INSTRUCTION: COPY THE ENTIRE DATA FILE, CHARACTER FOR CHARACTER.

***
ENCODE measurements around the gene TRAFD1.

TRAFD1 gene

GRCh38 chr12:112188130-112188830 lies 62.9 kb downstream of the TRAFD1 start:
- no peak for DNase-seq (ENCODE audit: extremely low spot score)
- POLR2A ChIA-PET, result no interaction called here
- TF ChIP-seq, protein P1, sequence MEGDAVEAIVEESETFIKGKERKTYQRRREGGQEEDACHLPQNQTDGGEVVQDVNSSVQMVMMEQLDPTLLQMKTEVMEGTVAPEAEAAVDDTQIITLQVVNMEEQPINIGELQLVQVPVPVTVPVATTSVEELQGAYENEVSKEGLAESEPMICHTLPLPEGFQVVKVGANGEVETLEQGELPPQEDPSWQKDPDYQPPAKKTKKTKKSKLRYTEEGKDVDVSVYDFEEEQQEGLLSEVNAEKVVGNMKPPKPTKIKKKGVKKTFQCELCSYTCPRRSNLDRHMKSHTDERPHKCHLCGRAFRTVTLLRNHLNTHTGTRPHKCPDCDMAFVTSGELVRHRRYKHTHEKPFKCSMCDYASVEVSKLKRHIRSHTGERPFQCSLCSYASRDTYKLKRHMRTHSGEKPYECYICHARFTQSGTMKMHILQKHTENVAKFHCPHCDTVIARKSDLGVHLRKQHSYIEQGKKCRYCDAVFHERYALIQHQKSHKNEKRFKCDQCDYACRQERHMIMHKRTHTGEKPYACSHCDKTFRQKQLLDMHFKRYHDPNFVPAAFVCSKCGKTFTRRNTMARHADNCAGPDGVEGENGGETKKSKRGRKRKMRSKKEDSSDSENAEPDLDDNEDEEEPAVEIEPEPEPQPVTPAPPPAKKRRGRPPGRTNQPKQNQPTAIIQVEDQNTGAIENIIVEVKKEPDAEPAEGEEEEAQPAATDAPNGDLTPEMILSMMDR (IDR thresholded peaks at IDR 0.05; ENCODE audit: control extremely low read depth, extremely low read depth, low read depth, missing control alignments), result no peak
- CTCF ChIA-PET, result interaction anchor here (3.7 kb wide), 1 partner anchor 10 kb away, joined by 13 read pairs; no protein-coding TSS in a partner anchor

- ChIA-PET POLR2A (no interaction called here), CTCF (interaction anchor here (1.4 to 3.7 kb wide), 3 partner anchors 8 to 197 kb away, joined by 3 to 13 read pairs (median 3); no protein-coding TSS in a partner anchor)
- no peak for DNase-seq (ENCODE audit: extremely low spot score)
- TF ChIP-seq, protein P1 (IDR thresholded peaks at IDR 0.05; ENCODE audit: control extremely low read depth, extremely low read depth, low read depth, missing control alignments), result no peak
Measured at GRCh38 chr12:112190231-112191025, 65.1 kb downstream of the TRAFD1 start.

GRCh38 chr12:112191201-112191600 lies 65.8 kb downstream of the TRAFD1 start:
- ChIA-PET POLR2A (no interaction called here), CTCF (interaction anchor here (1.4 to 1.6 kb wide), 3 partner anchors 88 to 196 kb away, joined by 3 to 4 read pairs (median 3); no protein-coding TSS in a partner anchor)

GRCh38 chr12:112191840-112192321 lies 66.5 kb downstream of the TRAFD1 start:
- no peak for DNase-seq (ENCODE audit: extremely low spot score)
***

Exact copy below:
ENCODE measurements around the gene TRAFD1.

TRAFD1 gene

GRCh38 chr12:112188130-112188830 lies 62.9 kb downstream of the TRAFD1 start:
- no peak for DNase-seq (ENCODE audit: extremely low spot score)
- POLR2A ChIA-PET, result no interaction called here
- TF ChIP-seq, protein P1, sequence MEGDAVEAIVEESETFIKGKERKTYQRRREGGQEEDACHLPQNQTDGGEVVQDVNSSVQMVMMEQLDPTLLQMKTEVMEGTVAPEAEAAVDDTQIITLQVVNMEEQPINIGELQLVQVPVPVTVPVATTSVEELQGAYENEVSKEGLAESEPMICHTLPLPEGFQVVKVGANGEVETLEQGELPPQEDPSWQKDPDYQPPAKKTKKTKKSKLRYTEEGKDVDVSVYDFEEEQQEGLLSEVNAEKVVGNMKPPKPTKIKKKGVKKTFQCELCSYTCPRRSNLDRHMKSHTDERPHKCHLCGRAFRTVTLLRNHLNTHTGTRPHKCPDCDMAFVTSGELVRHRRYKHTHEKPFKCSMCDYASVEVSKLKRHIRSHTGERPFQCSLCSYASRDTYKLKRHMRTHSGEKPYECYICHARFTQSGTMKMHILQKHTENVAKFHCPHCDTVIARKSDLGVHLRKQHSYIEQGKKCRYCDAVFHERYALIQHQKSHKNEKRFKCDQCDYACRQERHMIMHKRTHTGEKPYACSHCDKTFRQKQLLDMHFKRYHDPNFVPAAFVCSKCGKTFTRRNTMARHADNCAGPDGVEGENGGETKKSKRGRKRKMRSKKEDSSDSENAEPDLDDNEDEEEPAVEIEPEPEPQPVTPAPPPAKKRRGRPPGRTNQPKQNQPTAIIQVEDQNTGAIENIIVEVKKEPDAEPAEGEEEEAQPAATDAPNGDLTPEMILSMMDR (IDR thresholded peaks at IDR 0.05; ENCODE audit: control extremely low read depth, extremely low read depth, low read depth, missing control alignments), result no peak
- CTCF ChIA-PET, result interaction anchor here (3.7 kb wide), 1 partner anchor 10 kb away, joined by 13 read pairs; no protein-coding TSS in a partner anchor

- ChIA-PET POLR2A (no interaction called here), CTCF (interaction anchor here (1.4 to 3.7 kb wide), 3 partner anchors 8 to 197 kb away, joined by 3 to 13 read pairs (median 3); no protein-coding TSS in a partner anchor)
- no peak for DNase-seq (ENCODE audit: extremely low spot score)
- TF ChIP-seq, protein P1 (IDR thresholded peaks at IDR 0.05; ENCODE audit: control extremely low read depth, extremely low read depth, low read depth, missing control alignments), result no peak
Measured at GRCh38 chr12:112190231-112191025, 65.1 kb downstream of the TRAFD1 start.

GRCh38 chr12:112191201-112191600 lies 65.8 kb downstream of the TRAFD1 start:
- ChIA-PET POLR2A (no interaction called here), CTCF (interaction anchor here (1.4 to 1.6 kb wide), 3 partner anchors 88 to 196 kb away, joined by 3 to 4 read pairs (median 3); no protein-coding TSS in a partner anchor)

GRCh38 chr12:112191840-112192321 lies 66.5 kb downstream of the TRAFD1 start:
- no peak for DNase-seq (ENCODE audit: extremely low spot score)